Pro-democracy lawmakers yesterday filed legal challenges to the election of Hong Kong’s new leader just days after he took office amid the biggest demonstrations in the territory in nearly a decade.
Organizers said 400,000 people took to the streets on Sunday to protest against Hong Kong Chief Executive Leung Chun-ying’s (梁振英) leadership and Beijing’s interference in local affairs, hours after Leung was sworn in as chief executive before Chinese President Hu Jintao (胡錦濤).
Democratic Party chairman Albert Ho (何俊仁) said he filed two separate legal cases with the high court yesterday, seeking to oust Leung on grounds that the leader allegedly made false statements during the election campaign.
“I just want to uphold the integrity of the system to make sure we have a fair election,” said Ho, who contested against Leung and another candidate in the leadership election in March, but finished third.
“Our system is already less than democratic, it’s undemocratic, at least the minimum we want is that the process was held strictly in accordance with the laws,” the lawyer said.
Leung was picked by a 1,200-strong committee packed with pro-Beijing elites in March in a process dubbed a “small circle” election, where the territory’s 7 million population does not get to choose its own leader by popular vote.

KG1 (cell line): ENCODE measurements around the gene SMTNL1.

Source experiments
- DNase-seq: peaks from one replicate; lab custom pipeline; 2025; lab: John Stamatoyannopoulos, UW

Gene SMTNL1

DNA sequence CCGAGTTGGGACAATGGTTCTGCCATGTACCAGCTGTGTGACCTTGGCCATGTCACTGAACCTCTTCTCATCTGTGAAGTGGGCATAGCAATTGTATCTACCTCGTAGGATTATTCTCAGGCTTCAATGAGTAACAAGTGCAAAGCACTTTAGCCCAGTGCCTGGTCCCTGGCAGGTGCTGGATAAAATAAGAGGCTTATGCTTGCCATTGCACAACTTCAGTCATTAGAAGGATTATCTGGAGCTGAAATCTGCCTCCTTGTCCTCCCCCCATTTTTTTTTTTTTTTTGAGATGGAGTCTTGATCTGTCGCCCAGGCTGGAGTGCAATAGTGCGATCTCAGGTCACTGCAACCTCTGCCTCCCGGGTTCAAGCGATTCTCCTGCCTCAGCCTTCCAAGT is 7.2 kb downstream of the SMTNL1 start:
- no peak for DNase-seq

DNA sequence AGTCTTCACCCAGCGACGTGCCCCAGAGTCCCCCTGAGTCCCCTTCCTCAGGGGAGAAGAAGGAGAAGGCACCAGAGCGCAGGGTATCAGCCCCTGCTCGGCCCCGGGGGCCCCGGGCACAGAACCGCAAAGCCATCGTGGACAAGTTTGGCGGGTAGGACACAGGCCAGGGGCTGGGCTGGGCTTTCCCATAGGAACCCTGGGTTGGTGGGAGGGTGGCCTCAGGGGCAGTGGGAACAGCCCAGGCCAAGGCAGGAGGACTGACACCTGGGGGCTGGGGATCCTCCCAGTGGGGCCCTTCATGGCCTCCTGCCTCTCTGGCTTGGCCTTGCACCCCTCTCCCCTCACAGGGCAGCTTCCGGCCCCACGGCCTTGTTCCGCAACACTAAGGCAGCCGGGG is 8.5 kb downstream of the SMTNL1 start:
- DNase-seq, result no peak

The legal challenges were centered on Leung’s pledge that his house had no illegal improvement works — a controversial issue in Hong Kong that saw support for Leung’s main rival Henry Tang (唐英年) dramatically plunge during the race after an illegal basement was found at his home.
However, Leung, a surveyor by profession, was forced to apologize last week after local media discovered his home in an upscale neighborhood had six illegal structures, and to quickly demolish them.
Citing local laws, Ho claimed Leung had engaged in “illegal conduct” by making a “false and misleading statement” and asked the court to declare that Leung was not duly elected, according to a copy of the court filing.
Ho is also seeking an injunction to stop Leung from acting in the office to which he has been elected.
The court has yet to fix a date to hear both cases.
Maverick lawmaker Leung Kwok-hung (梁國雄) filed a similar lawsuit on Wednesday to challenge the leader’s win.
Even before he began his term, Leung had already attracted protests drawing thousands of people decrying Beijing interference in the leadership poll, but he has urged the public to work with him.